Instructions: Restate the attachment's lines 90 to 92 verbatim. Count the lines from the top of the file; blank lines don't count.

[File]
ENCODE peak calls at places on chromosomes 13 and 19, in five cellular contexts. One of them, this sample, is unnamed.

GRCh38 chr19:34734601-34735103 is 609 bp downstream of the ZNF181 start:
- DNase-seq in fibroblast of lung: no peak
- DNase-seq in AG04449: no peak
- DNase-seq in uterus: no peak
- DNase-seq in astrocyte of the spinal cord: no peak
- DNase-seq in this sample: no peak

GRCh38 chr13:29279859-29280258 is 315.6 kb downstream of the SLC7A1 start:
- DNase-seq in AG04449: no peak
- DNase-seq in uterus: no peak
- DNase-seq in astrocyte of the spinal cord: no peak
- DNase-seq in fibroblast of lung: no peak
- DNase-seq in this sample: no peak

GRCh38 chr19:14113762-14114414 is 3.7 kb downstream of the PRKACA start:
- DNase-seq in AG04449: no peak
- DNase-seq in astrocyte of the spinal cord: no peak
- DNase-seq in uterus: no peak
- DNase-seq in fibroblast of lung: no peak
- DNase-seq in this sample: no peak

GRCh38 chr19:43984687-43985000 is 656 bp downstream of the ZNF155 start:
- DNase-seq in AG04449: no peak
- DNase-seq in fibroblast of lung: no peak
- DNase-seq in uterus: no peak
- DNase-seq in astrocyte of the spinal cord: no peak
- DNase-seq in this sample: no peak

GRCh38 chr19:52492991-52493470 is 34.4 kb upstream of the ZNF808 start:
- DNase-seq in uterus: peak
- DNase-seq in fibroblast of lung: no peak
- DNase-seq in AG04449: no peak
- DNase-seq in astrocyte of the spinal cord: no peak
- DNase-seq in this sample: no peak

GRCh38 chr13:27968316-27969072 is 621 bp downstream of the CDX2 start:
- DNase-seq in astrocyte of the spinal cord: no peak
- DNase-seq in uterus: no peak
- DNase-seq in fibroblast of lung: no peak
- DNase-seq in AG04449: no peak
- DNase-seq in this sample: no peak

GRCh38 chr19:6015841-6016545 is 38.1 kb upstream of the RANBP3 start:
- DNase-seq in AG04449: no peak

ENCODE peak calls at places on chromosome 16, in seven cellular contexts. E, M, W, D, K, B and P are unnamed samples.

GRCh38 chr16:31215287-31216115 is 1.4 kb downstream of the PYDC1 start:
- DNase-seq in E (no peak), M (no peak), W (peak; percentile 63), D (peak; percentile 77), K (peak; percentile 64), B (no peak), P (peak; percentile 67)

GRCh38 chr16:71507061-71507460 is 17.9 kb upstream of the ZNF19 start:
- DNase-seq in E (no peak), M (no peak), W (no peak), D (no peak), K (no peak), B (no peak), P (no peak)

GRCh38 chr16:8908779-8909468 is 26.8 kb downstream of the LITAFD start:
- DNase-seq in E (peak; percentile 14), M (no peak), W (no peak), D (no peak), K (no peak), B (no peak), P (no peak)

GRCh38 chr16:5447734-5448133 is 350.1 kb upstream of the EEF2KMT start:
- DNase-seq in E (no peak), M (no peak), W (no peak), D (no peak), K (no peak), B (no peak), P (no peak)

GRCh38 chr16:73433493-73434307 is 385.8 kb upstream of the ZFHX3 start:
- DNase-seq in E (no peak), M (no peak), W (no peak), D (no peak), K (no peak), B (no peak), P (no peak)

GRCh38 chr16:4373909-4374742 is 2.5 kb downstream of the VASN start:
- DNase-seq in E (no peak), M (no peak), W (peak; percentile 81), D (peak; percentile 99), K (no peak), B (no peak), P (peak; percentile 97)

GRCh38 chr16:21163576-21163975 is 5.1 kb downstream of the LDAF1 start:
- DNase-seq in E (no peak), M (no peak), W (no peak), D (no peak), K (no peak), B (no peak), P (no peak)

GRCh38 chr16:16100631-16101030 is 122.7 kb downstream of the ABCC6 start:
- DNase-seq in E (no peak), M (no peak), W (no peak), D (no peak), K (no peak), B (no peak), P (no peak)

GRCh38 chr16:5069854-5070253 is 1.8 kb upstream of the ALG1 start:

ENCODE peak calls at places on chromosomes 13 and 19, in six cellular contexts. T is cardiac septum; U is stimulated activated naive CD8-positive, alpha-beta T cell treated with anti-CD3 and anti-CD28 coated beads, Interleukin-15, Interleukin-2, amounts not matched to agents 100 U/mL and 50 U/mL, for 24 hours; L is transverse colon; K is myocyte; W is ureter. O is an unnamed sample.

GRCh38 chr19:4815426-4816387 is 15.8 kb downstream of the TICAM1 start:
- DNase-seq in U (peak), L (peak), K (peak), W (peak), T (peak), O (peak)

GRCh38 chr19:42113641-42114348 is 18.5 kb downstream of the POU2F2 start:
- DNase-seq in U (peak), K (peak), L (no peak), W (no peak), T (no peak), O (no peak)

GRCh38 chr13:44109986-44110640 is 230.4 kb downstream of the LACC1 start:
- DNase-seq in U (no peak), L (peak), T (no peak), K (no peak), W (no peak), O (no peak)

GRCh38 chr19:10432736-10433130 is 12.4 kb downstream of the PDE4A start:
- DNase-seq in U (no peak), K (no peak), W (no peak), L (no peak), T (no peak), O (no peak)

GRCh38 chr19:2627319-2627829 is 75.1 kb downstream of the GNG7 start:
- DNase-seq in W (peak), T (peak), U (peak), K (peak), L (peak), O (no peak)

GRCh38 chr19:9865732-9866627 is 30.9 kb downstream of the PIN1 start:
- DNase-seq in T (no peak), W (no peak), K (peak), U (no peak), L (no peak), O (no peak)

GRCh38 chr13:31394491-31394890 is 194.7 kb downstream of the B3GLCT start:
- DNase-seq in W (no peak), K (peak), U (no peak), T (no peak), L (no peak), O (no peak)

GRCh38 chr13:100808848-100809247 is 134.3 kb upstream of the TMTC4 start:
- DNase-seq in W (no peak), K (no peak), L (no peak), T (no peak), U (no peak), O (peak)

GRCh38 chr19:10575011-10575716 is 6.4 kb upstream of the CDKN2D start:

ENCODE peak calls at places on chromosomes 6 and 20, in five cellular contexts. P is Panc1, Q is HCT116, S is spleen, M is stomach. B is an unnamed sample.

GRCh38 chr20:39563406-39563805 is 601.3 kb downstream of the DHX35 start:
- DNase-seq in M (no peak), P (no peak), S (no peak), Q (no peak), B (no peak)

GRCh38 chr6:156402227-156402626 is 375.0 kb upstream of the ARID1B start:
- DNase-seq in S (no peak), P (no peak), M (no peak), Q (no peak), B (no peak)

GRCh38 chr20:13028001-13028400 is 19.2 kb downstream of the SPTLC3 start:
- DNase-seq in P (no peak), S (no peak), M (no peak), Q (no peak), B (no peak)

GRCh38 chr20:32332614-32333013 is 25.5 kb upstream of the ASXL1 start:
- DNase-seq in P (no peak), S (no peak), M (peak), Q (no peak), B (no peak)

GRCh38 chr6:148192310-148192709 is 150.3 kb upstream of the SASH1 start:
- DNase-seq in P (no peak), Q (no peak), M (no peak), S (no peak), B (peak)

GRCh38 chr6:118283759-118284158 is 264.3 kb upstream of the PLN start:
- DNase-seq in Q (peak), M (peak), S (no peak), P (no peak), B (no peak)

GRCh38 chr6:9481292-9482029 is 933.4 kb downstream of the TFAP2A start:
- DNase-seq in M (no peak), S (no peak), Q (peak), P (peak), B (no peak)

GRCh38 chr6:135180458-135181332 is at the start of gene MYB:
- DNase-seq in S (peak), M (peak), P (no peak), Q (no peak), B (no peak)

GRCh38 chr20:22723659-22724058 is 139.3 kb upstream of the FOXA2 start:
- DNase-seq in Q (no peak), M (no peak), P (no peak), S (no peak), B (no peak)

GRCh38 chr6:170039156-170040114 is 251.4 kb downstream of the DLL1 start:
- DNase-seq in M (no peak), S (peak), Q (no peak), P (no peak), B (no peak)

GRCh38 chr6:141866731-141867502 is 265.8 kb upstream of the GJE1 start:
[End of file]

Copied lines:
- DNase-seq in M (no peak), S (no peak), Q (peak), P (peak), B (no peak)

GRCh38 chr6:135180458-135181332 is at the start of gene MYB:
- DNase-seq in S (peak), M (peak), P (no peak), Q (no peak), B (no peak)